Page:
BOSTON, August 27, 1861.
Honorable SIMON CAMERON, Secretary of War, Washington.
SIR: The State of Missouri is so important to the Union that I suppose you will be glad of any information regarding it which comes from a reliable source. I hand you a few extracts from the late letters of Mr. Hayward, general agent of the Hannibal and Saint Joseph Railroad. Through the agencies of this line across the State he has great facility for obtaining information and judging of the progress of our cause in the northern portion of the State. His views with regard to the probable effect of measures which have been heretofore taken toward suppressing the rebellion in that vicinity have shown so clear a judgment as to give with us here much weight to his opinion.
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Very respectfully, your obedient servant,
J. W. BROOKS.
[Inclosure Numbers 1.]
Extract from letter of J. T. K. Hayward to J. W. Brooks, dated "Steamer Hannibal City, August 13, 1861. "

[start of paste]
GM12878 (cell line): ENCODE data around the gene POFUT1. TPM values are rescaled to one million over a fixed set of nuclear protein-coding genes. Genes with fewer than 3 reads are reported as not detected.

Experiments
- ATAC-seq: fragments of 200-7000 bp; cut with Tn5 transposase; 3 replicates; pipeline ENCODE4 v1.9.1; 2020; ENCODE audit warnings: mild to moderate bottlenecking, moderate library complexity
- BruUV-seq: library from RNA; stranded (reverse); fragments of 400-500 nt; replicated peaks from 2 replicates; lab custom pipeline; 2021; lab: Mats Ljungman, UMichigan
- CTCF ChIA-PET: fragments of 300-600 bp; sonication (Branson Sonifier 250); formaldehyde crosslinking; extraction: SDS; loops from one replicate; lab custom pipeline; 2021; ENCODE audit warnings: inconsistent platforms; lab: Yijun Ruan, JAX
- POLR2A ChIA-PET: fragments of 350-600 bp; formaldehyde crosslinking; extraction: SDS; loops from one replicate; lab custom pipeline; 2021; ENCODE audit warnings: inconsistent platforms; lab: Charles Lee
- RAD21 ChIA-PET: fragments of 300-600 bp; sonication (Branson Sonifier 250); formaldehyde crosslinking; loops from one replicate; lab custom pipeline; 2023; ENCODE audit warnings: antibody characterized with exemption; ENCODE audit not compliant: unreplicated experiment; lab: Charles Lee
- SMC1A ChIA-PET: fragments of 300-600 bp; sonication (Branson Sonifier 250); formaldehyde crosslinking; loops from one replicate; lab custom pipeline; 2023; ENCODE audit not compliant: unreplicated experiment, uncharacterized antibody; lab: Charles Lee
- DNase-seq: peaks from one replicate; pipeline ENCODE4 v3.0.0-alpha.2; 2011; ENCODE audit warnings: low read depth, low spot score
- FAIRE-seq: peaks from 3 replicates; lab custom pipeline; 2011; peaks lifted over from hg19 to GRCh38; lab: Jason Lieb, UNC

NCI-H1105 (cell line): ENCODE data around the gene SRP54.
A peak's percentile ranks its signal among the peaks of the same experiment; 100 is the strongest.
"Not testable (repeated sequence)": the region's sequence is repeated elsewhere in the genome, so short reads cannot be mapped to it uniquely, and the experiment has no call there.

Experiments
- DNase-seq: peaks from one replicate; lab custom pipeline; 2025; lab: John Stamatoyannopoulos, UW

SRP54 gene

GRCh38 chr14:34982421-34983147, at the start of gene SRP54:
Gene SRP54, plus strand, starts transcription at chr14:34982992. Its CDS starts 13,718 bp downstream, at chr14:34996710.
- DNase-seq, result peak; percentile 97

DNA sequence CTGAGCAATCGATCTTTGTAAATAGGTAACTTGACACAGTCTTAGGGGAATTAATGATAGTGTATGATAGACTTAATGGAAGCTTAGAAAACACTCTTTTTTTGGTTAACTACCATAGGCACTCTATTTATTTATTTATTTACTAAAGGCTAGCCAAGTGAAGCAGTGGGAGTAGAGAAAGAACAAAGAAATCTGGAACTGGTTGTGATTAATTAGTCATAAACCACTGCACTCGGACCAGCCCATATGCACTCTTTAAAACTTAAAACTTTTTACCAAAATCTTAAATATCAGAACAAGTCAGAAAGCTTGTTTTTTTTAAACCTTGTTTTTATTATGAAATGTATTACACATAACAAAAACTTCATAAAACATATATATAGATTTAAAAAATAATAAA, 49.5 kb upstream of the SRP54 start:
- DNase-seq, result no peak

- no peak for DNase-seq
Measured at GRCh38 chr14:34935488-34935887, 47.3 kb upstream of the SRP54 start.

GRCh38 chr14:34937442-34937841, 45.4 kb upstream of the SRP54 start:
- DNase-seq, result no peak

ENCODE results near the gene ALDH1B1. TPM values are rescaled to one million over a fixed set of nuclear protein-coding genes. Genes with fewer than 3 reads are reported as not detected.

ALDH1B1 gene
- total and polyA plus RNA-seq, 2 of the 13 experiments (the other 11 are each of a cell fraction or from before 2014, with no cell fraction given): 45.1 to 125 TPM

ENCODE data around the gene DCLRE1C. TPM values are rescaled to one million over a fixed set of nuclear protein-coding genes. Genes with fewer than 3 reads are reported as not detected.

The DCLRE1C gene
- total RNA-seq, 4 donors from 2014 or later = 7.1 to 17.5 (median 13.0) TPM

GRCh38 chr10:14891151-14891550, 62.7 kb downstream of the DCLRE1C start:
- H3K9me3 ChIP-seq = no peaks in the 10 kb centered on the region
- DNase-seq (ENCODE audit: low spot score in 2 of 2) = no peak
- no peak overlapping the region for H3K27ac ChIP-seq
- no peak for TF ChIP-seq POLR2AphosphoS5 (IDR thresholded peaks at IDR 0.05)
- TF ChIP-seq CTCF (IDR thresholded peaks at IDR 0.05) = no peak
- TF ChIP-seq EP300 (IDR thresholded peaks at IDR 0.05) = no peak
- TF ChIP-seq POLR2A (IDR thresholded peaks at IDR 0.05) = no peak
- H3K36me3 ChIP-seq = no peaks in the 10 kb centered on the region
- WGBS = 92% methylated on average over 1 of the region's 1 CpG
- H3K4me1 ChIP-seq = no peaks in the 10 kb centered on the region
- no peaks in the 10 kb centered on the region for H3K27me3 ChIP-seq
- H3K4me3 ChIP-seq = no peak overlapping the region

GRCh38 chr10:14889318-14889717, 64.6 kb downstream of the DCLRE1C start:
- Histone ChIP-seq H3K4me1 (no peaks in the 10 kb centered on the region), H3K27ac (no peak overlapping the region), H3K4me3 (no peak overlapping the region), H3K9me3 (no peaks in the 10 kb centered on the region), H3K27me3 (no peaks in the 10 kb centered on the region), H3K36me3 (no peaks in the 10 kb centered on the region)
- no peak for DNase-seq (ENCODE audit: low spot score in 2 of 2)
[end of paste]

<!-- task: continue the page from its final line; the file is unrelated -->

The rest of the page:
I go down to-day with a committee from Palmyra to see what can be done to put a stop to the outrages perpetrated on the community by Government troops partly under orders of officers and partly without orders. I will state the case in part: Last week our trains were fired into several times about six miles west of Palmyra, in Marion County. On Thursday night a party of rebels came into Palmyra, disarmed a few Union men and did some trifling damage. I think there is good reason to believe that the cars were fired into by rangers from another county and without any knowledge of the people near them and that the course is disapproved and reprehended by nearly all. The citizens I think are generally opposed to violence and some of the leading secessionists interfered to prevent trouble and bloodshed when the rebel band visited Palmyra. Now to carry out General Pope's programme some 600 men are sent to Palmyra and the county court notified to provide them with rations and pay all expenses. In their failure the city council is notified to do it at county expense, and in their failure notice is given that they shall take it where they can most conveniently find it and that these men will be quartered there until they (the people) arrest and deliver over to military authority the men who have been guilty of these offenses. Yesterday as the rations were not forthcoming they sent out a company of troops and visited the stores and took enough for two days' rations, giving orders on the county. In addition contrary to all general orders many citizens were arrested without cause and generally soon discharged. Houses also have been opened and searched and for no good reason. Then as a sample of what is done by some officers last week a man named McAfee (speaker of the last house of representatives) was arrested. General Hurlbut ordered him to be set to digging trenches and pits for necessaries at which he was kept all one day when the mercury ranged about 100 degrees in the shade. A few days after he was taken from Macon the general ordered him to be tied on the top of the cab on the engine. It was prevented by our men, who, when persuasion failed, the engineer swore he would not run the engine if it was done (and I upheld him in it), and he was being marched to the engine to mount it the signal was given and the train started giving them barely time to get on the